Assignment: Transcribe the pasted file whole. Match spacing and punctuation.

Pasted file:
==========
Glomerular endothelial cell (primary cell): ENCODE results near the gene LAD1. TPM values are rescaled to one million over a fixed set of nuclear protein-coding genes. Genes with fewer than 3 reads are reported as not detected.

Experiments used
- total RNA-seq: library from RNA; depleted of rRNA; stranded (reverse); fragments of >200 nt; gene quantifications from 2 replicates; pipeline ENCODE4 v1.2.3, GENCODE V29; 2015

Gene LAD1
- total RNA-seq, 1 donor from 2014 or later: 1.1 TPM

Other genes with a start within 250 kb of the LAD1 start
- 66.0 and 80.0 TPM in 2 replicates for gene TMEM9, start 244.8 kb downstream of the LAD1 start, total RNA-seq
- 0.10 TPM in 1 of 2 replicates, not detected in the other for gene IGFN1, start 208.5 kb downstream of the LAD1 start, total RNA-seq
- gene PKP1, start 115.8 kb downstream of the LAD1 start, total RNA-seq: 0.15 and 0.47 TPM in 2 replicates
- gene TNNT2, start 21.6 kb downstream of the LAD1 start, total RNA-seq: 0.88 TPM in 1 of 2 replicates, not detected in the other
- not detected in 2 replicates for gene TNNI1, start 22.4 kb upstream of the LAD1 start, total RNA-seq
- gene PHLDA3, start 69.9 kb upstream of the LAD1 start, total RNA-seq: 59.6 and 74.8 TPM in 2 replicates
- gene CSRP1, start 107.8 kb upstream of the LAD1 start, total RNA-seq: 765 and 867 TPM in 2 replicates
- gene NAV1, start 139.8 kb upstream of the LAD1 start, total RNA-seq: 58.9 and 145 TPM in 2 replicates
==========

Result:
Glomerular endothelial cell (primary cell): ENCODE results near the gene LAD1. TPM values are rescaled to one million over a fixed set of nuclear protein-coding genes. Genes with fewer than 3 reads are reported as not detected.

Experiments used
- total RNA-seq: library from RNA; depleted of rRNA; stranded (reverse); fragments of >200 nt; gene quantifications from 2 replicates; pipeline ENCODE4 v1.2.3, GENCODE V29; 2015

Gene LAD1
- total RNA-seq, 1 donor from 2014 or later: 1.1 TPM

Other genes with a start within 250 kb of the LAD1 start
- 66.0 and 80.0 TPM in 2 replicates for gene TMEM9, start 244.8 kb downstream of the LAD1 start, total RNA-seq
- 0.10 TPM in 1 of 2 replicates, not detected in the other for gene IGFN1, start 208.5 kb downstream of the LAD1 start, total RNA-seq
- gene PKP1, start 115.8 kb downstream of the LAD1 start, total RNA-seq: 0.15 and 0.47 TPM in 2 replicates
- gene TNNT2, start 21.6 kb downstream of the LAD1 start, total RNA-seq: 0.88 TPM in 1 of 2 replicates, not detected in the other
- not detected in 2 replicates for gene TNNI1, start 22.4 kb upstream of the LAD1 start, total RNA-seq
- gene PHLDA3, start 69.9 kb upstream of the LAD1 start, total RNA-seq: 59.6 and 74.8 TPM in 2 replicates
- gene CSRP1, start 107.8 kb upstream of the LAD1 start, total RNA-seq: 765 and 867 TPM in 2 replicates
- gene NAV1, start 139.8 kb upstream of the LAD1 start, total RNA-seq: 58.9 and 145 TPM in 2 replicates